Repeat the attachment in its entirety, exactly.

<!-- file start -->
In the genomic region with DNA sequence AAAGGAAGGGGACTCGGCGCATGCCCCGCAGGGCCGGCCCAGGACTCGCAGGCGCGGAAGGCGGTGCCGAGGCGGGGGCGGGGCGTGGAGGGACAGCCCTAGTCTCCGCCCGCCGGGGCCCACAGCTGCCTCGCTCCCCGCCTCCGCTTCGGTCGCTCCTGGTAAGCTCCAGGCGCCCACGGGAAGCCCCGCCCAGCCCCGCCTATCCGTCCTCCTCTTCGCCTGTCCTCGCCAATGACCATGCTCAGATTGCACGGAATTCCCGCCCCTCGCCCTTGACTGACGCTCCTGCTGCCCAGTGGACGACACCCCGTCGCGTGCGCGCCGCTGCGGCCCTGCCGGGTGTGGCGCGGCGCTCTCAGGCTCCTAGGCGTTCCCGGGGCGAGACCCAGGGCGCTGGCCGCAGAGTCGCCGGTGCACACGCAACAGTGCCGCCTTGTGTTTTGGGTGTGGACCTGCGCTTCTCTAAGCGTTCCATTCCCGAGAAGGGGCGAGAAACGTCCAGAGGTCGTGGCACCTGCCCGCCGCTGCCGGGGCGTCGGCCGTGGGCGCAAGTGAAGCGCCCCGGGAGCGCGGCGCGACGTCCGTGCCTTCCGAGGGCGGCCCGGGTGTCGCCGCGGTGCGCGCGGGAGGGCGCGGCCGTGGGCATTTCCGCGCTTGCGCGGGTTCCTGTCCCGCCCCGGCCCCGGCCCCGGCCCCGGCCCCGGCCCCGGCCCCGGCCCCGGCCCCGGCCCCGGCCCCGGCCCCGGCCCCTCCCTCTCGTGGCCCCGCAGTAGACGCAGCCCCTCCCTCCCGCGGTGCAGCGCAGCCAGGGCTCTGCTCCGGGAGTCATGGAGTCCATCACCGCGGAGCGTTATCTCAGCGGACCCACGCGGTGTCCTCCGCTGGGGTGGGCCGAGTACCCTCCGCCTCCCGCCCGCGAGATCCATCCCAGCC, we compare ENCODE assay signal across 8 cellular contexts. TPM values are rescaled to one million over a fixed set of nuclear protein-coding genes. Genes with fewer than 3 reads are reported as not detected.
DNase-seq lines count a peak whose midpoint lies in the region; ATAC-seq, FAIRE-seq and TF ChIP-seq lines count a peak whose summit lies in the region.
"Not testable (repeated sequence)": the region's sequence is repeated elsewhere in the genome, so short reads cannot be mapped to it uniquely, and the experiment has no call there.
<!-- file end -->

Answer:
In the genomic region with DNA sequence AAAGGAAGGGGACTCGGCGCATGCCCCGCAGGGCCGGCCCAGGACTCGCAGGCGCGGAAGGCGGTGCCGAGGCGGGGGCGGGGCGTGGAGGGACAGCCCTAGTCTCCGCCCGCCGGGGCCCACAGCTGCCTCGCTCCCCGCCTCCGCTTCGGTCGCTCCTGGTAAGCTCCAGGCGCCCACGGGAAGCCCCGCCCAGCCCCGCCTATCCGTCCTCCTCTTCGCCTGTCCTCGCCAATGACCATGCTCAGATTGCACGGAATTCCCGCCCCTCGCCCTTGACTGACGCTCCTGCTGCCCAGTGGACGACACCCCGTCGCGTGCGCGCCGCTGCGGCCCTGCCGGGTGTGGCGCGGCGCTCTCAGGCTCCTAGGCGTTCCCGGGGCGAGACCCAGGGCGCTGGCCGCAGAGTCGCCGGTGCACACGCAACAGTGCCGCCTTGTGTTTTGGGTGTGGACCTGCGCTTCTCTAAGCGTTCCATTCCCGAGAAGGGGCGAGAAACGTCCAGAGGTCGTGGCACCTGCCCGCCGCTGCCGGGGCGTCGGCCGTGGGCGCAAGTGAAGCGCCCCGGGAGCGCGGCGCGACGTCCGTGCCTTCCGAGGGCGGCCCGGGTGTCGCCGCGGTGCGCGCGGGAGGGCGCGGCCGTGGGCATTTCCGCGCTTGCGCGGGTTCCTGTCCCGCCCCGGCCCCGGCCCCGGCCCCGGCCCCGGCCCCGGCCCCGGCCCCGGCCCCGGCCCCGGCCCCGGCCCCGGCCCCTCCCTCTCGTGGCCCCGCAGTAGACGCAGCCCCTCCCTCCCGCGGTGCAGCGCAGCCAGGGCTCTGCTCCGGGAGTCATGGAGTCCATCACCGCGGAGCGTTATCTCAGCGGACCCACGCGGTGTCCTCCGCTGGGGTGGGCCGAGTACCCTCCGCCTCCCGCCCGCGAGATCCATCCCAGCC, we compare ENCODE assay signal across 8 cellular contexts. TPM values are rescaled to one million over a fixed set of nuclear protein-coding genes. Genes with fewer than 3 reads are reported as not detected.
DNase-seq lines count a peak whose midpoint lies in the region; ATAC-seq, FAIRE-seq and TF ChIP-seq lines count a peak whose summit lies in the region.
"Not testable (repeated sequence)": the region's sequence is repeated elsewhere in the genome, so short reads cannot be mapped to it uniquely, and the experiment has no call there.